4 Top Headlines for Investors in Goldman Sachs and Morgan Stanley

Here’s your Cheat Sheet to the week’s top business headlines for Goldman Sachs and Morgan Stanley:

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Goldman Sachs Group (NYSE:GS): Current price $144.48

Goldman Sachs and Morgan Stanley have reached agreements in principle with the Federal Reserve Board for them to pay $557 million in cash payments, along with and other assistance to aid mortgage borrowers. These resolutions are not unlike those reported on January 7th between 10 mortgage servicing firms and the Office of the Comptroller of the Currency and the Federal Reserve Board. Goldman Sachs and Morgan Stanley were subject to enforcement actions for their deficient practices in mortgage loan servicing and foreclosure processing, as were other lenders. The amount paid by Goldman Sachs and Morgan Stanley includes $232 million in direct payments to eligible borrowers and $325 million in other sorts of assistance, such as loan modifications and forgiveness of deficiency judgments.

Pressure from investors to reduce costs had gone unattended by the top executives at Goldman until this week. The officers are said by sources to finally have given in to cuts to staffing levels and compensation, although for the past two years they had opposed such measures on the grounds that if they reduced staff too much they would then be unprepared when the economy turns around and business returns, according to Reuters.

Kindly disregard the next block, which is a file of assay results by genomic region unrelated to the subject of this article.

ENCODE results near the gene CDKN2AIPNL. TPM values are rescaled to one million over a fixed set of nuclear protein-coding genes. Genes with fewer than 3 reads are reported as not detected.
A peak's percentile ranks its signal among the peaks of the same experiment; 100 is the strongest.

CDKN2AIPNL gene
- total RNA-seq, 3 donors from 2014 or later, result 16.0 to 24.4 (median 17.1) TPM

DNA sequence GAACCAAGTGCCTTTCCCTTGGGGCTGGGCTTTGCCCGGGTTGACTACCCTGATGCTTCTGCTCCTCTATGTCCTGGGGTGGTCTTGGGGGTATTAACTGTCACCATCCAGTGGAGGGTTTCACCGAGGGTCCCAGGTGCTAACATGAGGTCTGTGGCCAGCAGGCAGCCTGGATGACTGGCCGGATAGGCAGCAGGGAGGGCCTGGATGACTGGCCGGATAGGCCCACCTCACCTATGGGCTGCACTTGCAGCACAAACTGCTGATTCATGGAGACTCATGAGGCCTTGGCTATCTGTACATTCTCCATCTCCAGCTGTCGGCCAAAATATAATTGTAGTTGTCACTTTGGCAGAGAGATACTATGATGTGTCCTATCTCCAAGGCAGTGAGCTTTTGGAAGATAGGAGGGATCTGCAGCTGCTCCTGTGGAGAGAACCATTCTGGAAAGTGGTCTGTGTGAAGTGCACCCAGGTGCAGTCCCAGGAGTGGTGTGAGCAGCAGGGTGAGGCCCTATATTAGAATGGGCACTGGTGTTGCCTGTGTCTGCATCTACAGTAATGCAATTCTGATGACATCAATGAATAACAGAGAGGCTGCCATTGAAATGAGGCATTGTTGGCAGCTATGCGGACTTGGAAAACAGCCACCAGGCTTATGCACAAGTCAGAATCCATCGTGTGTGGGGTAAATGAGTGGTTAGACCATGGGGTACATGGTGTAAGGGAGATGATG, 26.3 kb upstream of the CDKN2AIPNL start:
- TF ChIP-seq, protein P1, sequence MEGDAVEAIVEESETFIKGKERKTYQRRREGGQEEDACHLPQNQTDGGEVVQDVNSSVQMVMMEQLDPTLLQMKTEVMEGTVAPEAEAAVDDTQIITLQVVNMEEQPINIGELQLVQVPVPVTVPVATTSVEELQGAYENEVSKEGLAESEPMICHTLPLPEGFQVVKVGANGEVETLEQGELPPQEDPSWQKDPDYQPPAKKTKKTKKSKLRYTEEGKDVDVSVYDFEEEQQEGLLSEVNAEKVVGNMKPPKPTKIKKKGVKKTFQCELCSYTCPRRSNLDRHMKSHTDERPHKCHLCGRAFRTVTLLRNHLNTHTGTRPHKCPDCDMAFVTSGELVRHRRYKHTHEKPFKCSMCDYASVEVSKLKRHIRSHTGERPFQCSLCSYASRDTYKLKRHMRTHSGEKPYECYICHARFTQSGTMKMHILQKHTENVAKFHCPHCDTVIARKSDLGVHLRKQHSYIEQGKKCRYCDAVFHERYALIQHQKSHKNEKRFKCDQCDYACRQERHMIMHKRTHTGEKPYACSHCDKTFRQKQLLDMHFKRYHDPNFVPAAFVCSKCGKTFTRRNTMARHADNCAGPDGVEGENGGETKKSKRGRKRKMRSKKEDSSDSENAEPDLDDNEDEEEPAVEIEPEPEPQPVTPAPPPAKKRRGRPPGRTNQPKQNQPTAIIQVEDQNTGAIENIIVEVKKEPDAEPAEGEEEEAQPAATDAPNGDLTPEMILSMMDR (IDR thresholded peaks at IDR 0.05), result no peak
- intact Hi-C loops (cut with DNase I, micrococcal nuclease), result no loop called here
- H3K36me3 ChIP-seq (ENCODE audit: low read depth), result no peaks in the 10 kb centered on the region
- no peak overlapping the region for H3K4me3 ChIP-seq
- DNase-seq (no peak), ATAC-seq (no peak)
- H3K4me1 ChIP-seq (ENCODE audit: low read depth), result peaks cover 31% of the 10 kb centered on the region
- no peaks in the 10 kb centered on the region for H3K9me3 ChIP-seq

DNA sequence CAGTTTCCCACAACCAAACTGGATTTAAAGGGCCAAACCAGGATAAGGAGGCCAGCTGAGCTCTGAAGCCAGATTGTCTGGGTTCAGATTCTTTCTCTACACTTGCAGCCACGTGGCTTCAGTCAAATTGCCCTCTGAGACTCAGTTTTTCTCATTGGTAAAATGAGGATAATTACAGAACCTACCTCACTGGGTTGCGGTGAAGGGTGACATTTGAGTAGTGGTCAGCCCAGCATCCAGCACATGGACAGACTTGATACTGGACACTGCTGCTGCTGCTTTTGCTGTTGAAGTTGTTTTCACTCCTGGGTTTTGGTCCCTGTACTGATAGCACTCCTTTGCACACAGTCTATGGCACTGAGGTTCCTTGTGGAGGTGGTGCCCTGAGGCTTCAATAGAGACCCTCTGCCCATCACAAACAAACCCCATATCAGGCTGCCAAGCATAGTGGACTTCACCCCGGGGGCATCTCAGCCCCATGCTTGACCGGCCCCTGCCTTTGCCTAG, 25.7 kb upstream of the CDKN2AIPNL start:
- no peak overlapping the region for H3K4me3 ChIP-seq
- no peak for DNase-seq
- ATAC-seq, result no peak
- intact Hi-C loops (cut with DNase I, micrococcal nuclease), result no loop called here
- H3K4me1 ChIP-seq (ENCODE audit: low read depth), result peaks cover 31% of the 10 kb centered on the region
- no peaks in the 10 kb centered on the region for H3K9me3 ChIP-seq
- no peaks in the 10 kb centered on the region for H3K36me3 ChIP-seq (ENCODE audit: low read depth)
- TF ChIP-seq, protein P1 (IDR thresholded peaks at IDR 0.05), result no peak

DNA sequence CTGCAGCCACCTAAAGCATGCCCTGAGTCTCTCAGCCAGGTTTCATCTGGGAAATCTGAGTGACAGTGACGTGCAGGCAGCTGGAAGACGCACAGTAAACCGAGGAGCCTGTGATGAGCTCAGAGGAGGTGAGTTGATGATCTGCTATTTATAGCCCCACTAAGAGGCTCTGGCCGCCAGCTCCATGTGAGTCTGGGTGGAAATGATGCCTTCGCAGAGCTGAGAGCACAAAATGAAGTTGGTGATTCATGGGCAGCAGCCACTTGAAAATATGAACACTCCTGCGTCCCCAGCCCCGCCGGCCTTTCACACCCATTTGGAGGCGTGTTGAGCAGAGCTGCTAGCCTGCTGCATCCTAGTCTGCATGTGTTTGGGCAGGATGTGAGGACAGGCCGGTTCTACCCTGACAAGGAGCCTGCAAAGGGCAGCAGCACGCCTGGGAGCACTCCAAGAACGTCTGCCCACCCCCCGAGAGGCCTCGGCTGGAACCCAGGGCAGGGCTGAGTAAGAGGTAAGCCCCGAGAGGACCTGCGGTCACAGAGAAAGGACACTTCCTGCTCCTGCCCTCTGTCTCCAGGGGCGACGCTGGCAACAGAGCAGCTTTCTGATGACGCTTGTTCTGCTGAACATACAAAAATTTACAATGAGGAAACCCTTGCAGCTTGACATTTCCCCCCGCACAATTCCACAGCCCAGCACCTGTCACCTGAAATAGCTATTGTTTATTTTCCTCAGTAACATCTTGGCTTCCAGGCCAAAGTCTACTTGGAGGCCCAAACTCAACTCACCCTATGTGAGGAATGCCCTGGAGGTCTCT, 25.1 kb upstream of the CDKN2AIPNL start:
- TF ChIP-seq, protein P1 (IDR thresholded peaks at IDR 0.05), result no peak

Morgan Stanley (NYSE:MS): Current price $22.36

The firm will take three years for the payout of 2012 bonuses to its high-earning employees, which is intended to better align incentives with shareholder interests, and also to make it harder for employees to leave, according to inside sources to Reuters, who explained that bonuses for all employees, with the exception of retail brokers that earn more than $350,000 annually and whose bonuses are a minimum of $50,000. Employees who resign or are laid off prior to the payments stand to lose their deferred compensation unless they negotiate a separate deal. This move on Morgan Stanley’s part is not unique; other lenders are or probably will devise similar plans.

Moreover, MS intends to eliminate 15 percent of its investment banking positions in Asia, according to knowledgeable sources, who identified the Asian Managing Directors Saul Raccah and Leon Guo as among investment bankers who will exit the  firm. There was no comment from Xu Li, a Beijing-based spokeswoman, but the sources added that the job cuts in Asia investment banking will be greater than the 6 percent slash to be made across the broader institutional securities group, among which include research and investment banking, and fixed-income and equity sales and trading.


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